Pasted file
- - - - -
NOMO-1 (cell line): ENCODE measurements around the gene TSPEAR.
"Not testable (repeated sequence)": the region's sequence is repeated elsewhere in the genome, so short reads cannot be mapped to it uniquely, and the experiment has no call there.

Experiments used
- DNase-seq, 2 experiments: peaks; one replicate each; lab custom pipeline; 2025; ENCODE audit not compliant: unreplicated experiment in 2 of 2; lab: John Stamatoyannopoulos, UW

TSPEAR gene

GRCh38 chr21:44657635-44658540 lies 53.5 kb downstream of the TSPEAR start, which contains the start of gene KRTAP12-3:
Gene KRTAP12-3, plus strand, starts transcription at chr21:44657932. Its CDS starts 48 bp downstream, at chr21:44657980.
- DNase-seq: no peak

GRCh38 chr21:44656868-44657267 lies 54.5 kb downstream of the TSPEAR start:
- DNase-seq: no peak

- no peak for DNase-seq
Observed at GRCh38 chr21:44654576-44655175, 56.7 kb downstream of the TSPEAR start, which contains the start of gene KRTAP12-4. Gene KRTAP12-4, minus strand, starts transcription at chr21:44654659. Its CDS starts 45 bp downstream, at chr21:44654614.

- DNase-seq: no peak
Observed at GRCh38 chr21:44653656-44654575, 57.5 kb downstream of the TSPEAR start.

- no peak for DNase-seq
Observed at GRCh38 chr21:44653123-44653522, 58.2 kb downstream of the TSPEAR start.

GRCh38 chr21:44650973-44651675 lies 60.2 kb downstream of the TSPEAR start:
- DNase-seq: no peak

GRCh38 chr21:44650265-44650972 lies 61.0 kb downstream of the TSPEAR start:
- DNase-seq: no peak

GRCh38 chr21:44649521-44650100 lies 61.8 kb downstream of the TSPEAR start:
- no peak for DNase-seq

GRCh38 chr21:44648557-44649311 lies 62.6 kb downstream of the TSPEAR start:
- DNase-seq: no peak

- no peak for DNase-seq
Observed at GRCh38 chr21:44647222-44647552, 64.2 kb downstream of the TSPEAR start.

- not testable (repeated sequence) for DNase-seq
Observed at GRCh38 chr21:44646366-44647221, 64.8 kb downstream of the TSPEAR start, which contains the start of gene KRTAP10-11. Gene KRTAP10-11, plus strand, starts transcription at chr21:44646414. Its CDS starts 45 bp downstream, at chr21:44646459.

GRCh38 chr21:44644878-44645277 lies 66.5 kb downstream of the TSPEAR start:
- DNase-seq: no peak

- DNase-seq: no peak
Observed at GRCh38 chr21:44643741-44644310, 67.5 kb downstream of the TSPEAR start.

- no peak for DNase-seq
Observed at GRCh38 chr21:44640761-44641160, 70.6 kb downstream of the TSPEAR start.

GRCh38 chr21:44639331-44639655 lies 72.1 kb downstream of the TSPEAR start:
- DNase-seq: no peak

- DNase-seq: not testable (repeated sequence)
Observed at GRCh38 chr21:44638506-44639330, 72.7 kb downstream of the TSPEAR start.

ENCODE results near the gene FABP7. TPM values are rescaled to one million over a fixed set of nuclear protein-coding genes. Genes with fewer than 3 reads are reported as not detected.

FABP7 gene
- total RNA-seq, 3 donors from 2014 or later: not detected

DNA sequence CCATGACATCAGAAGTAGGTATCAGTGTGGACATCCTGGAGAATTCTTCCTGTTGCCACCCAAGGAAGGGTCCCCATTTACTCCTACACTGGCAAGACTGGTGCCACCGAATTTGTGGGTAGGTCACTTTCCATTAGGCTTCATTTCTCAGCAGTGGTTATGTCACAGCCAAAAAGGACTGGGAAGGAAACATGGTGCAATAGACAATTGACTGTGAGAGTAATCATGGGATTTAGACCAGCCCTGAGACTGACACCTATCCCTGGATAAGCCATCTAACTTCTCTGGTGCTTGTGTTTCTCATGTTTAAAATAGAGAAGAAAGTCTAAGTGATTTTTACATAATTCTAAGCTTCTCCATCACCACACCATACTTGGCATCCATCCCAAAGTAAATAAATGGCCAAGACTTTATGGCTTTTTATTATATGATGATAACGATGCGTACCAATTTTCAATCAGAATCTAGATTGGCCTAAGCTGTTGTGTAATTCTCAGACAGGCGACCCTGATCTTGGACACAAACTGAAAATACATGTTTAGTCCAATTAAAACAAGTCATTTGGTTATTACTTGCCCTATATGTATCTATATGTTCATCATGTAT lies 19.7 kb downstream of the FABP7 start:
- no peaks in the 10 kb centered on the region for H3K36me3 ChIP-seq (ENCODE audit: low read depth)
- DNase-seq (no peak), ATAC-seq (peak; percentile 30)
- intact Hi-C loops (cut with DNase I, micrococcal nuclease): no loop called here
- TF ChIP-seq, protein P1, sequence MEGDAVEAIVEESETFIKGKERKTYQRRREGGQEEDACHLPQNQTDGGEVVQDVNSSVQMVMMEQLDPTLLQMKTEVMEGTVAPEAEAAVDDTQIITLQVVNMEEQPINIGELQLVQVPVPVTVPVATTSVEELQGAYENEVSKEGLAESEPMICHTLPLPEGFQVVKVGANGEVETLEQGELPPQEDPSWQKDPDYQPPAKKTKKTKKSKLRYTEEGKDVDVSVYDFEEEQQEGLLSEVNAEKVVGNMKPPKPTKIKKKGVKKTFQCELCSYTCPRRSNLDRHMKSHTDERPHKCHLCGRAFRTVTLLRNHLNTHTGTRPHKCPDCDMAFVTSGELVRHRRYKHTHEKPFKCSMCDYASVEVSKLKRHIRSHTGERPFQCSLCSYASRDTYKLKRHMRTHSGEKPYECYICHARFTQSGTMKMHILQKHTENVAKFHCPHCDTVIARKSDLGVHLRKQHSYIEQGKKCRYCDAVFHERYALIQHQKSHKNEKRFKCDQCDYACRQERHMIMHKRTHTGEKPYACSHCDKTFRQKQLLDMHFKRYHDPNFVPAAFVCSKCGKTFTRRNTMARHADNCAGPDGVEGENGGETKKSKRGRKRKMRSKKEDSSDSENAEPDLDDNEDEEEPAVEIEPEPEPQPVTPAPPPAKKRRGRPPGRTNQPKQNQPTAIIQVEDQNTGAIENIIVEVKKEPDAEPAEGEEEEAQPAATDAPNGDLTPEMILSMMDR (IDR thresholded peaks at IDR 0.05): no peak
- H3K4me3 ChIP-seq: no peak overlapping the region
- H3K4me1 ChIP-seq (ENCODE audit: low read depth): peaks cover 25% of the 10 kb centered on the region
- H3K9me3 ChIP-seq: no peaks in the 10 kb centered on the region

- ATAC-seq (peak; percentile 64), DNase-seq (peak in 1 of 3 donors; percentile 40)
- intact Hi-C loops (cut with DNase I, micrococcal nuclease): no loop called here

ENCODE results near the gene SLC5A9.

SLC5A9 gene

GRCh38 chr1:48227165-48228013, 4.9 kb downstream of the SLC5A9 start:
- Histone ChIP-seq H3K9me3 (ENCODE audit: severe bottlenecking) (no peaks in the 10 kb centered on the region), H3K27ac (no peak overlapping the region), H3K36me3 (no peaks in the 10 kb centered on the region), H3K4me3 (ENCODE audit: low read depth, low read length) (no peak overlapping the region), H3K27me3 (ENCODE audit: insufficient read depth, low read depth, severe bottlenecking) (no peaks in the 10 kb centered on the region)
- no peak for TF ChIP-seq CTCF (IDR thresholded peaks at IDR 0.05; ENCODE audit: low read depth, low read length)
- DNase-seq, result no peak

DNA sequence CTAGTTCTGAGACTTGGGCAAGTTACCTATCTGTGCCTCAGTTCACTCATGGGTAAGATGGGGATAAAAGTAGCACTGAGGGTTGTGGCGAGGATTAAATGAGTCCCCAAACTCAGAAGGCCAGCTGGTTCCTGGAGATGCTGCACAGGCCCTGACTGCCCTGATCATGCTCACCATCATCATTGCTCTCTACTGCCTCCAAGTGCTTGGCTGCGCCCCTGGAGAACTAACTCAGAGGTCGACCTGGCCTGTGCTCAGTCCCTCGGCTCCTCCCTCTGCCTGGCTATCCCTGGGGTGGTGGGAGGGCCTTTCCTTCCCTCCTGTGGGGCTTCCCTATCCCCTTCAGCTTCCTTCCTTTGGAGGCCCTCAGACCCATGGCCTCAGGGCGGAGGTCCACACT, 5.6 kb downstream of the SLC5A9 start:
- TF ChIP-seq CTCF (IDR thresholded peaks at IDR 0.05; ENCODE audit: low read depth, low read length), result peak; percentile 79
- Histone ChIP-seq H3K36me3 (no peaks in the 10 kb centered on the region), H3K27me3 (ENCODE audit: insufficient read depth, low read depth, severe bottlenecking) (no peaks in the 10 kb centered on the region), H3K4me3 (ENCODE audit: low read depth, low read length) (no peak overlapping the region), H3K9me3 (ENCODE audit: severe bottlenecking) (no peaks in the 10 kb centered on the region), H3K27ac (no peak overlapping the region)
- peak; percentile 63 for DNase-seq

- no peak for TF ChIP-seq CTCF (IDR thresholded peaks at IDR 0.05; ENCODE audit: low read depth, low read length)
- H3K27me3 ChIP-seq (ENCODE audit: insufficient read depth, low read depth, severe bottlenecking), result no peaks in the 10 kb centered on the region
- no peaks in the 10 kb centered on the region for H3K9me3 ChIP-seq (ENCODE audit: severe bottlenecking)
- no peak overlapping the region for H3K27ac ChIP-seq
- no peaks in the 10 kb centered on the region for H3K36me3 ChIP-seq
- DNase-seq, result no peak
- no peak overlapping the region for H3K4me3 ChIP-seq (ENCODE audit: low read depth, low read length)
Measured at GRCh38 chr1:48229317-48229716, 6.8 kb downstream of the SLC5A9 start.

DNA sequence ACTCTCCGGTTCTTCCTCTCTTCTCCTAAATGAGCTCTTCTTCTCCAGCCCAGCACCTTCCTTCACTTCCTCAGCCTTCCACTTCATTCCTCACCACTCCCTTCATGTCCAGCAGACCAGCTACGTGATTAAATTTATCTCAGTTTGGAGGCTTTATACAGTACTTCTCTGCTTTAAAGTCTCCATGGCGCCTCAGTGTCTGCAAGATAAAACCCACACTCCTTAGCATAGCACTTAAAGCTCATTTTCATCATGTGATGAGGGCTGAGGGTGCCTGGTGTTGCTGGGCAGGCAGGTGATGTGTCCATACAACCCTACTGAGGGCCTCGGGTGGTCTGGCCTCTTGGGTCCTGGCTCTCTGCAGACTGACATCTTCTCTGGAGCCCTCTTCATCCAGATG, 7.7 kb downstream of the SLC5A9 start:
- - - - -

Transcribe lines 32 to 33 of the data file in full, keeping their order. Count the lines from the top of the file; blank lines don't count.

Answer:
Observed at GRCh38 chr21:44643741-44644310, 67.5 kb downstream of the TSPEAR start.

- no peak for DNase-seq